The launch of Man’s first-ever mission to the Moon’s south pole was announced by two private US companies which plan to set telescopes on top of a lunar mountain as early as 2016.
The private $100 million enterprise mission will be both scientific and commercial, the International Lunar Observatory Association (ILOA) and startup Moon Express said in a joint press release.
They plan to install a two-meter radio antenna along with a smaller optical telescope on a five-kilometer-high lunar peak of a crater called Malapert.
This “will be the world’s first instrument to conduct international astrophysical observations and communications from the lunar surface, providing scientific research, commercial broadcasting and enabling Galaxy 21st Century education and 'citizen science' on the Moon”, said ILOA on their website.
The telescopes' location will be able to provide the clearest images of the Milky Way galaxy because they wouldn’t be subjected to hazy interference from the Earth's atmosphere. The moon would also block them from radio and other electromagnetic waves created by modern human technology. The quality of the images is even expected to exceed anything produced by the best space-based instruments.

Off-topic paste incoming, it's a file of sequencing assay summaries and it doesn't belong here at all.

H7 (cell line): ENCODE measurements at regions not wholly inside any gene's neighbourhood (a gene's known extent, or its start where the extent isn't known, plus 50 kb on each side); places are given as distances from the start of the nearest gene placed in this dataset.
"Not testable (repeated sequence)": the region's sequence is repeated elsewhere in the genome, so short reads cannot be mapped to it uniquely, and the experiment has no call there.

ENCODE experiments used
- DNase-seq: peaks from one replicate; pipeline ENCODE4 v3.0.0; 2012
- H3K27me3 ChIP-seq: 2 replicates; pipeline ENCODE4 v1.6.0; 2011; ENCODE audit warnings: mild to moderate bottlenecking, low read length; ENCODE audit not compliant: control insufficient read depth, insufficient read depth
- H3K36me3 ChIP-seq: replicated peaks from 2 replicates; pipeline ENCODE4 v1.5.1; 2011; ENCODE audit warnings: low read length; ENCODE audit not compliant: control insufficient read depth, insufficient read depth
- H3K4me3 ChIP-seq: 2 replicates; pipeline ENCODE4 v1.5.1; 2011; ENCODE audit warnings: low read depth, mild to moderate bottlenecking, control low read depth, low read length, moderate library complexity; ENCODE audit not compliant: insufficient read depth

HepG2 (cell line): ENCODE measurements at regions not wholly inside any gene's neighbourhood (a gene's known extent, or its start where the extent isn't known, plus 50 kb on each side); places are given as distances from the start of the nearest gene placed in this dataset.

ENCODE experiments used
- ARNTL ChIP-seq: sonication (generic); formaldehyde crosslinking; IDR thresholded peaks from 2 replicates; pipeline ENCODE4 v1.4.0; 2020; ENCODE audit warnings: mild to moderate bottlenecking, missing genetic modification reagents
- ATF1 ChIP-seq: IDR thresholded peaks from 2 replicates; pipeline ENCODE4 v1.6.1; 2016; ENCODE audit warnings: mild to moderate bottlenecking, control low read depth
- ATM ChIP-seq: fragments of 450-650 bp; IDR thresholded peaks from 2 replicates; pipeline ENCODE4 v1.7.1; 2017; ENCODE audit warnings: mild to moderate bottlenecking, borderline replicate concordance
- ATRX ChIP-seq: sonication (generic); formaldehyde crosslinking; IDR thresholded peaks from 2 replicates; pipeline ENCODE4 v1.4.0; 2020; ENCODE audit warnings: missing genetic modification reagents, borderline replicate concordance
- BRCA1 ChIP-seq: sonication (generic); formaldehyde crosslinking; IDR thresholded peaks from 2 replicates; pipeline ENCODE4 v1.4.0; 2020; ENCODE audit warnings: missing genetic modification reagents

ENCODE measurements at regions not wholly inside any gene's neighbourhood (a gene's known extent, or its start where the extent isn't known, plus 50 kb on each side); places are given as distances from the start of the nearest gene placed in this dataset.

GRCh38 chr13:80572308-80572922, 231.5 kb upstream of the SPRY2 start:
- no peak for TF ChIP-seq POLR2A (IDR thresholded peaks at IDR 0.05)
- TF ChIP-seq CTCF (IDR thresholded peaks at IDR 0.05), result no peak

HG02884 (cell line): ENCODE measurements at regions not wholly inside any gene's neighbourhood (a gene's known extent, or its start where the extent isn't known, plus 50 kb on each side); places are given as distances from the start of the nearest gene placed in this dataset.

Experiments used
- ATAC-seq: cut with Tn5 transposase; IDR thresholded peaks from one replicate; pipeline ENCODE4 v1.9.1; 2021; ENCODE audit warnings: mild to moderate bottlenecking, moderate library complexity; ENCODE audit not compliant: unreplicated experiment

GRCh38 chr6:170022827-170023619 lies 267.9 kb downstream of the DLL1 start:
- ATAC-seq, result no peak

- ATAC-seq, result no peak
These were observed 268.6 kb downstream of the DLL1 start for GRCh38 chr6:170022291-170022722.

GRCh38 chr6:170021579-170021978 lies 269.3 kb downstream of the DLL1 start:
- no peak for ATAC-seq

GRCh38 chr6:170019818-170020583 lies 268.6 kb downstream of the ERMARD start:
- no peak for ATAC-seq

Though the telescopes on the south pole would depend on costly satellite relays, the great advantage is that they would have a "direct line to Earth," said Steve Durst, founder and director of ILOA, as cited by Wired.com.
Furthermore, the location on the Malpert crater seems to be beneficial due to the milder climate in contrast with other lunar territories as the south pole gets showered with sun light for 90 per cent of the lunar rotation period (which lasts an Earth month) and enjoys a relatively stable temperature: around -50 degrees Celsius.
The sunlit location would be suitable for solar panels collecting energy, said Durst, averting the need for a nuclear power source. The ILOA director also believes that lunar poles could be the best locations for human settlements on the natural satellite, as they are also a potentially resource-rich area.
“What drives us is the desire to see humanity as a multi-world species,” he said.
Moon Express, which is providing the lander and engineering expertise for the telescope, has commercial ambitions to extract metals and minerals from the moon and sell them back on Earth. Meanwhile the possible water resources could be used by astronauts at an eventual lunar base.
Moon Express plans to send a small rover across the Moon to inspect the surface and what exists there, said entrepreneur Bob Richards, the company’s CEO.
Still, Moon Express has not yet landed a single probe on the lunar surface and is hoping to accomplish its first mission in 2015 in a bid to win the $20 million Google Lunar X-Prize. The mission is to carry a shoebox-sized telescope to test the ILOA’s technology on the moon.